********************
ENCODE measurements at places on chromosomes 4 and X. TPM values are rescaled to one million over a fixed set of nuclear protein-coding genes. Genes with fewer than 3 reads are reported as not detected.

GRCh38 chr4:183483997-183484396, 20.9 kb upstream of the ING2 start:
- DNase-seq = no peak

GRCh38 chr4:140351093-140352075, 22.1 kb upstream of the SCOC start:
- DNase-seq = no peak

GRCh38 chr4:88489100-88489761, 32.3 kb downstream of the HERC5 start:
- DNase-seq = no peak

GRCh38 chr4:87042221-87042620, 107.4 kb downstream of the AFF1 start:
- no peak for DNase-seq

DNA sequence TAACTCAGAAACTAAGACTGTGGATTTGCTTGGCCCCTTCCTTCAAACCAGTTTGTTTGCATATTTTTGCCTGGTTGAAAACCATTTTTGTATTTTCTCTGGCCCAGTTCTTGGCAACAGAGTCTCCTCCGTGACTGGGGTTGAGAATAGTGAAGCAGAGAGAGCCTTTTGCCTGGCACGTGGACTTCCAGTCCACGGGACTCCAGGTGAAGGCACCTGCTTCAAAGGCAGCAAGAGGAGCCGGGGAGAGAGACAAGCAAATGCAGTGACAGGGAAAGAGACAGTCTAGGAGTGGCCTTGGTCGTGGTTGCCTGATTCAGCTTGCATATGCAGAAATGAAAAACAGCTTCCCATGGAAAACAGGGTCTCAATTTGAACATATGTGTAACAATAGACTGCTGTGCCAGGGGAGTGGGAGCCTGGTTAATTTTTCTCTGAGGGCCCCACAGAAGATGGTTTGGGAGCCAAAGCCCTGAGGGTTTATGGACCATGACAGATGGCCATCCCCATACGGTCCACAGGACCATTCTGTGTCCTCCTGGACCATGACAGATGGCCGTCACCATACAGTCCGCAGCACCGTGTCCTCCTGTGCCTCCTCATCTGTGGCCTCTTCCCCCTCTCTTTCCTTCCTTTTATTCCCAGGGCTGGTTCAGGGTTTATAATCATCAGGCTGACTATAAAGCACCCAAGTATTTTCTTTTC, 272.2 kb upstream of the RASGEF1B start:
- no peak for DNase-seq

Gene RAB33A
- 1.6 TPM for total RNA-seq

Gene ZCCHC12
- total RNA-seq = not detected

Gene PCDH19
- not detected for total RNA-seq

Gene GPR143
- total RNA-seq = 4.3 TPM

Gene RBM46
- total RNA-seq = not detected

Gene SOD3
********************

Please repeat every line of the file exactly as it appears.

ENCODE measurements at places on chromosomes 4 and X. TPM values are rescaled to one million over a fixed set of nuclear protein-coding genes. Genes with fewer than 3 reads are reported as not detected.

GRCh38 chr4:183483997-183484396, 20.9 kb upstream of the ING2 start:
- DNase-seq = no peak

GRCh38 chr4:140351093-140352075, 22.1 kb upstream of the SCOC start:
- DNase-seq = no peak

GRCh38 chr4:88489100-88489761, 32.3 kb downstream of the HERC5 start:
- DNase-seq = no peak

GRCh38 chr4:87042221-87042620, 107.4 kb downstream of the AFF1 start:
- no peak for DNase-seq

DNA sequence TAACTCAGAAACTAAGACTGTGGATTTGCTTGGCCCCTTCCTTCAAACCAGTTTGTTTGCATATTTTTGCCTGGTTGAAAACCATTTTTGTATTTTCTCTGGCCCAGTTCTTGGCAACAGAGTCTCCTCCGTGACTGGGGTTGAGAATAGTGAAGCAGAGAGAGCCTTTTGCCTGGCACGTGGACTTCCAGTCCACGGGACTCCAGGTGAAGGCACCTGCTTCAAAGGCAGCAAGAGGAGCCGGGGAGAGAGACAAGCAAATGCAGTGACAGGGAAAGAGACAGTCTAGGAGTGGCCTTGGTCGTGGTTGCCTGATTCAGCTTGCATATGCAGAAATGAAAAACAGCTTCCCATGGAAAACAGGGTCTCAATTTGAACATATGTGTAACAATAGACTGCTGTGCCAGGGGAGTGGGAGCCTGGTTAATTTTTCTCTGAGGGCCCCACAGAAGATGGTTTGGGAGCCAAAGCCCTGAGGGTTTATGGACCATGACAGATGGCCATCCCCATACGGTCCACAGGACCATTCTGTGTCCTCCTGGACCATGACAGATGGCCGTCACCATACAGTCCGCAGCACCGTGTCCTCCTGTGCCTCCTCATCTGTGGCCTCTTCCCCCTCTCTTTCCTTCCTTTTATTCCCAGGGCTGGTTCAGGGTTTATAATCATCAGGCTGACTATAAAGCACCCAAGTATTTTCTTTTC, 272.2 kb upstream of the RASGEF1B start:
- no peak for DNase-seq

Gene RAB33A
- 1.6 TPM for total RNA-seq

Gene ZCCHC12
- total RNA-seq = not detected

Gene PCDH19
- not detected for total RNA-seq

Gene GPR143
- total RNA-seq = 4.3 TPM

Gene RBM46
- total RNA-seq = not detected

Gene SOD3